Samsung needs to offer galaxy-sized difference with Galaxy Apps store

Shane Schick

As brand names go, the word "Galaxy" has a lot going for it. You think of stars, you think space, you think big. Particularly for something like an app store--where points of competitive differentiation revolve around the choices available--Galaxy conveys the right kind of message. However, Samsung needs to do more than simply act like a smart marketer. 

Though it was widely cited as a mere renaming, Samsung actually described its Galaxy Apps store as a new launch on its official blog. "An improvement upon its predecessor, Samsung Apps, the new app store features apps that will allow greater customization of mobile devices and will also function as a platform to offer various promotions and discounts," the company said, promising "hundreds of exclusive apps" on the Galaxy App Store. 

It's impossible not to think about Samsung's app store changes in light of its recent second-quarter results, which showed both disappointing sales of its tablets and what the company described as a slowdown in the smartphone sector. This was the firm's second straight decline in both revenue and profit, despite high-profile launches like the Galaxy S5 earlier this year. 

In the near term, of course, the Galaxy Apps store won't do a lot to change that situation, though it does make sense in light of Samsung's mobile strategy over the last year. This includes Samsung's first developer conference in 2013, the launch of several different SDKs and other initiatives designed to attract more developers to its devices. The company said Galaxy Apps will essentially reward developers for using SDKs such as Multi Windows and S Pen by creating sections like For Galaxy. Beyond that, however, categories like Best Picks and Top Apps don't sound radically different than what consumers would find on Google Play, or, for that matter, Apple's App Store.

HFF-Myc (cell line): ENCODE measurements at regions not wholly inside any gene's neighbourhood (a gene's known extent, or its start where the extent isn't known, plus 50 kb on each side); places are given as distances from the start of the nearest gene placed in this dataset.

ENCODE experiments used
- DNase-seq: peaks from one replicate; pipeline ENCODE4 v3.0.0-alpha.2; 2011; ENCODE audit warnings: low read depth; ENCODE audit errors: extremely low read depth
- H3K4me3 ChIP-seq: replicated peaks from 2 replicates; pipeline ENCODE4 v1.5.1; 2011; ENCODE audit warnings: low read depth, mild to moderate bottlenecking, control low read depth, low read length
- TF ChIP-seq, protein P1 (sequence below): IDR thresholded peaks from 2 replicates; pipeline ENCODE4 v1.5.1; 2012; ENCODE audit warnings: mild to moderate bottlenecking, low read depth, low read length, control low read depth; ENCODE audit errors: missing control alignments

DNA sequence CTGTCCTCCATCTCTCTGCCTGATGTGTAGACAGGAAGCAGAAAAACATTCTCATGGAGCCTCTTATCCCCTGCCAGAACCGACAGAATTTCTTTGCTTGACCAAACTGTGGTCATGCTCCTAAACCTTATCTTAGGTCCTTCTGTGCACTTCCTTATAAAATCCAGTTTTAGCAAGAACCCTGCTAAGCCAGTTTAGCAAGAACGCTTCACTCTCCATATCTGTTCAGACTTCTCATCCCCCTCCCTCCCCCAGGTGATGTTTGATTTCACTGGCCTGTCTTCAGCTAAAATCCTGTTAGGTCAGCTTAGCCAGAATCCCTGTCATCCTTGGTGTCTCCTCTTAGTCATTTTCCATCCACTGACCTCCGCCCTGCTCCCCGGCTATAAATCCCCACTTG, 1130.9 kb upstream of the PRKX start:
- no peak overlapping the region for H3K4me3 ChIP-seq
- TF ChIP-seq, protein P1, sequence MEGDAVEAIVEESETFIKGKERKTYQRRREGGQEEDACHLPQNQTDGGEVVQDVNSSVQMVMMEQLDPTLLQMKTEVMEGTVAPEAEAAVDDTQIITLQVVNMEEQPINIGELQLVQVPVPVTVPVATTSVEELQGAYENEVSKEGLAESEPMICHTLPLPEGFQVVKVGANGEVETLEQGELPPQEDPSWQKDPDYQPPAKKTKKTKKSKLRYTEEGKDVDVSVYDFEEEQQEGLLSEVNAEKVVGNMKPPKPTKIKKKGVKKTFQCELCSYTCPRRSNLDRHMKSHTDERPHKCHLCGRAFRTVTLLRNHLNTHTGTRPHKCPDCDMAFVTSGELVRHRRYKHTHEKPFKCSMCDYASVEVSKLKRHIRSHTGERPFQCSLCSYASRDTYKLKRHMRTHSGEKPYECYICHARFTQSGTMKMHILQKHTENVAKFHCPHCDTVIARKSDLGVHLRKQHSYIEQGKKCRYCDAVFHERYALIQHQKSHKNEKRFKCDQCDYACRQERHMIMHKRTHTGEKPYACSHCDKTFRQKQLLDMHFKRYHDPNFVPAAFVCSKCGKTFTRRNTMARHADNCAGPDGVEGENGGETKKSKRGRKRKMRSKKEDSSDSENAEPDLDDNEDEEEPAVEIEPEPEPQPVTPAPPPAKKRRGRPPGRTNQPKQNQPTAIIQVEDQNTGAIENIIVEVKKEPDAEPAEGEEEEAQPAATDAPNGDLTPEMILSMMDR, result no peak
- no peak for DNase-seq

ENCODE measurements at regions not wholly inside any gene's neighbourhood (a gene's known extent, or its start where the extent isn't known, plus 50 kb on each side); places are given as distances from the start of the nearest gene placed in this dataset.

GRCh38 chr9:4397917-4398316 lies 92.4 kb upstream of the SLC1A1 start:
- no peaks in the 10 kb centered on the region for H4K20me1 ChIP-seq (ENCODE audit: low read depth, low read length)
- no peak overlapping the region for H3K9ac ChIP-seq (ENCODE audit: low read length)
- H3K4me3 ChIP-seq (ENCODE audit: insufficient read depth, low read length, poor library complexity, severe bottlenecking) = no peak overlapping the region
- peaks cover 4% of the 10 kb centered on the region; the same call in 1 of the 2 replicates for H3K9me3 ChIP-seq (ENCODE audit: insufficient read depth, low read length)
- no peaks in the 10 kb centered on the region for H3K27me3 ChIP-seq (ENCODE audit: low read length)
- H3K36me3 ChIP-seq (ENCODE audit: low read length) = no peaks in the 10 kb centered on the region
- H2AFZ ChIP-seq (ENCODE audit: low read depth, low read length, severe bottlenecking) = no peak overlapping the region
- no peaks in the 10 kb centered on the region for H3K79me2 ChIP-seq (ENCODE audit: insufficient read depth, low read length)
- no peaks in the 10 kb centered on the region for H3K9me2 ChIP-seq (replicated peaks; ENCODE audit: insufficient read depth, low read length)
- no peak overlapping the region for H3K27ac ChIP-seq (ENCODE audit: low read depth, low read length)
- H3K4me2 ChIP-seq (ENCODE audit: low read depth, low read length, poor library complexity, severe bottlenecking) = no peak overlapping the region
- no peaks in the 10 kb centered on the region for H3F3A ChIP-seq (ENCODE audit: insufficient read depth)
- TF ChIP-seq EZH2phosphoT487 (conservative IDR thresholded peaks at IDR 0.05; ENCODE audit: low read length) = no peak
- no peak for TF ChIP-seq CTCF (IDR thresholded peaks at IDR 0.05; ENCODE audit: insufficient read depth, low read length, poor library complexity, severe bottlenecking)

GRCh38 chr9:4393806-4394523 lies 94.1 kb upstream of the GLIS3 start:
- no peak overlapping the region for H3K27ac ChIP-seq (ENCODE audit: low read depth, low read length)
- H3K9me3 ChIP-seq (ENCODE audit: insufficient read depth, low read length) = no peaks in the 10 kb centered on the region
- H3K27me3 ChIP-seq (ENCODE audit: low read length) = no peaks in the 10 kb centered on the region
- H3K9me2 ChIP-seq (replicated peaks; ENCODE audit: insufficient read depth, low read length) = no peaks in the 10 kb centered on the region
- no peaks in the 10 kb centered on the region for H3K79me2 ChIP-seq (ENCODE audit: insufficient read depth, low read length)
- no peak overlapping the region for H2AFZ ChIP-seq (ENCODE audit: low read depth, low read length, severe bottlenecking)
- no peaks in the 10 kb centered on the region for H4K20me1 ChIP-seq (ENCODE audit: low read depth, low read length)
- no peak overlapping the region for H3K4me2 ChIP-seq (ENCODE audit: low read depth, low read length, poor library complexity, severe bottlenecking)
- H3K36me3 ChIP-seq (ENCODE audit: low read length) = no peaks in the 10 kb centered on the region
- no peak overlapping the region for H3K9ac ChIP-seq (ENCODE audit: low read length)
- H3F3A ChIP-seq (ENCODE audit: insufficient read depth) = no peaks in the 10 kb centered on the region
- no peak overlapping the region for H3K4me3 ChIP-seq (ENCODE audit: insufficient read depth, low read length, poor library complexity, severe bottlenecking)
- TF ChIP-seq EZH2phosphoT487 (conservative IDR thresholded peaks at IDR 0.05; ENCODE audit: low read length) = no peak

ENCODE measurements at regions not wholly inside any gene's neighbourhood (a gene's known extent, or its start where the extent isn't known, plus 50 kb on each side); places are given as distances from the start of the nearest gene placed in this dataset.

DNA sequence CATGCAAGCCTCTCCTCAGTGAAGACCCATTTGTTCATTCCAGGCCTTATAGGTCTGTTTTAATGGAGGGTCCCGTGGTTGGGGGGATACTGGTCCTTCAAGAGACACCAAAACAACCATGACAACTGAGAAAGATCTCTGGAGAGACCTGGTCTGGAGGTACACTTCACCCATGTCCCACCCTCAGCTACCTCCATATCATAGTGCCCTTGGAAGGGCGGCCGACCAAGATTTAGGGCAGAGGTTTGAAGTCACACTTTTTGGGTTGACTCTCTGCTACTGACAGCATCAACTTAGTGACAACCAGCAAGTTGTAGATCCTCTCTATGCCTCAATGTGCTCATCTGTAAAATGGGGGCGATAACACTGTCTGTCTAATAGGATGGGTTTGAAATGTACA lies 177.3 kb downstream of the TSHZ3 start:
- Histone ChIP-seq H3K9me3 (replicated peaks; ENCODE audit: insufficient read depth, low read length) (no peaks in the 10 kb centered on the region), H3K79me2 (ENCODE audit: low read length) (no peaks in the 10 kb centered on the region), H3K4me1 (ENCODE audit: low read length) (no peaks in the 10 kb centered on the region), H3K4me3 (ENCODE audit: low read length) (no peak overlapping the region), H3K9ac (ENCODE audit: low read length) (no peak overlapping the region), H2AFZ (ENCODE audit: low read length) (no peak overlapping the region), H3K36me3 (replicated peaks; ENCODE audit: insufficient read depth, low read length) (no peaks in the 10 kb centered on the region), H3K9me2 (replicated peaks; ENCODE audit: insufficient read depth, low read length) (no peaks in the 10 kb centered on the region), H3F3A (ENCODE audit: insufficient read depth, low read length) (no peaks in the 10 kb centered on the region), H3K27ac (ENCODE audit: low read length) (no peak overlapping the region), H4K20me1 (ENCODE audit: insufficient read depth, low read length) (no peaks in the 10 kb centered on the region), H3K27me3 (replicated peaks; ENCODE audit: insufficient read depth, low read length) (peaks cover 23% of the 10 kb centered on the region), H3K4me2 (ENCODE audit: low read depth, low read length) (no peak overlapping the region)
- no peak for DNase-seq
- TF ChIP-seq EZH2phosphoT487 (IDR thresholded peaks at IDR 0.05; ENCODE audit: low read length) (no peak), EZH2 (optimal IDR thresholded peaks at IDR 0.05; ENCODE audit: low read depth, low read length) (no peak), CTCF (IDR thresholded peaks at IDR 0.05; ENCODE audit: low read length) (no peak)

What Galaxy Apps will really do is test whether Samsung smartphone customers identify more with Samsung in particular or Android in general. If Galaxy Apps offers a highly curated selection that truly makes using a Galaxy S5 better than browsing through Google Play, for example, it could deepen relationships with the brand. However, in a press release with its earnings, Samsung said sales "were sluggish due to a longer replacement cycle than that of smartphones, which is usually between two to three years." If that's true, the wares in Galaxy Apps will have to nudge people to upgrade more quickly to enjoy the best the apps have to offer, which is a delicate thing to do even when sales are going well. 

If Samsung tries to make Galaxy Apps more than a showpiece for its own apps, meanwhile, developers will need to feel there is a benefit to them that's greater than promoting their apps or mobile games more widely within Google Play. What can Samsung offer in terms of engagement and retention, for instance, or in boosting revenue (where Google Play typically trails Apple's App Store)? Samsung may be trying to create its own galaxy, but success will mean figuring out a way to treat every app developer inside it like a star.--Shane